Once I was a clever boy learning the arts of Oxford... is a quotation from the verses written by Bishop Richard Fleming (c.1385-1431) for his tomb in Lincoln Cathedral. Fleming, the founder of Lincoln College in Oxford, is the subject of my research for a D. Phil., and, like me, a son of the West Riding. I have remarked in the past that I have a deeply meaningful on-going relationship with a dead fifteenth century bishop... it was Fleming who, in effect, enabled me to come to Oxford and to learn its arts, and for that I am immensely grateful.

Thursday, 10 November 2022

The York statue of Queen Elizabeth II

A friend asked me yesterday evening my opinion about the statue of Her late Majesty which the King unveiled on the west front of York Minster yesterday on his visit to the city. The statue was originally conceived of as a Platinum Jubilee commemoration which has turned also into a commemorative figure of the late Queen and her reign.

The statue depicts a 'mature' Queen Elizabeth dressed in her Order of the Garter Robes
The statue of Queen Elizabeth II on the west front of York Minster

Image: Peter Powell/EPA-EFE/ Shutterstock/ Daily Telegraph
I replied that I quite like the piece. It is forceful both in the Queen’s features and in her pose. There is something to it that is rather more earlier nineteenth century, more romantic, in style than the often slightly more stolid statues of the later decades in the Jubilee statues of her great great grandmother. 

It conflates formal images of the Queen, who is wearing the robes and collar of the Order of the Garter, with the George IV State Diadem and accompanied by the orb and sceptre - a combined assemblage which Her Majesty would not, I am sure, have actually worn in real life. That may be less than ideal. The orb and sceptre appear to be in bronze: I think I would have preferred them gilded.

I do have a greater misgiving not so much about the statue but the use of the particular niche in which it is located. Those four wider niches were meant, as I understand it, to have figures on horseback - four of them across the facade. They may have been intended as allegorical virtues or probably to commemorate donors to the building fund for the nave from the Yorkshire baronage as it was about 1300. That same idea is to be found at the east end but with two, restored, standing figures. Filling just one niche seems a little odd. Given that the niches are for figures on horseback why not use the  classic image of Queen Elizabeth on horseback as at Trooping the Colour for much of her reign. We do not know if all the niches were occupied by statues when this part of the Minster was completed in 1338, though I would think they were, whether they were coloured - again I would think they were - and when they were removed. Placing this statue where it is inhibits any future restoration project. It suggests less than joined-up thinking on the part of the Minster authorities.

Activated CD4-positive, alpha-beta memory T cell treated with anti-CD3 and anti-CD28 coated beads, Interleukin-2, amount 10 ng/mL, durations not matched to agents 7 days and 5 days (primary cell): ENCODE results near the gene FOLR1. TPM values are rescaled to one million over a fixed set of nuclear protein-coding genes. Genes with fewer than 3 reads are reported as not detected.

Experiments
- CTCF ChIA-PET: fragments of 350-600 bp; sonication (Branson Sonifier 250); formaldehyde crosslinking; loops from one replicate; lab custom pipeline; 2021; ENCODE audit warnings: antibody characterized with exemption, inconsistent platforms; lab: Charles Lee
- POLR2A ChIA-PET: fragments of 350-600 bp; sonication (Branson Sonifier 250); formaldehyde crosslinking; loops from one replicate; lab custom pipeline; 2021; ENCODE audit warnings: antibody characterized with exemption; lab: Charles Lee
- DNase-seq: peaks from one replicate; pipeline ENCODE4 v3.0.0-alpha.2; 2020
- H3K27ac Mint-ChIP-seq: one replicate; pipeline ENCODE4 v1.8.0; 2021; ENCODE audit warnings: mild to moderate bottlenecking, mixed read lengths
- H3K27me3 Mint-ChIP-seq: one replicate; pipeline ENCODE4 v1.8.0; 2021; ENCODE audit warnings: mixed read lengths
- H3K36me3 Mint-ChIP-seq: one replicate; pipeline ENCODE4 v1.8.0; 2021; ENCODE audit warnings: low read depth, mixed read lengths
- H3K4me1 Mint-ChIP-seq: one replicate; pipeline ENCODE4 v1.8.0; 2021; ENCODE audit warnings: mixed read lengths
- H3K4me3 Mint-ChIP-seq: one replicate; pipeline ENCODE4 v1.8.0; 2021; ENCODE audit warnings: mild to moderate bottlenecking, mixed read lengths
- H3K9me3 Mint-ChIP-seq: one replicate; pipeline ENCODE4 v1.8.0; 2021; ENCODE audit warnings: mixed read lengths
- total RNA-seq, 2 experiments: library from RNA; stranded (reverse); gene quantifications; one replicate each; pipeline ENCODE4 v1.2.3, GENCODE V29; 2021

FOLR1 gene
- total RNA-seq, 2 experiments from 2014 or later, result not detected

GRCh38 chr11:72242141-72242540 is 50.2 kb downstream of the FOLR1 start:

Maybe it would have been better to use the striking design in a larger form as a free standing statue on a pedestal on the paved area of the newly named Queen Elizabeth Square in front of the Minster, like Queen Anne stands outside St Paul’s.

I will add that I am, of course, delighted to see the erection of the statue as a memorial to Queen Elizabeth and to think that she joins the fifteen of her predecessors whose statues adorn the fifteenth century Choir Screen inside the Minster.

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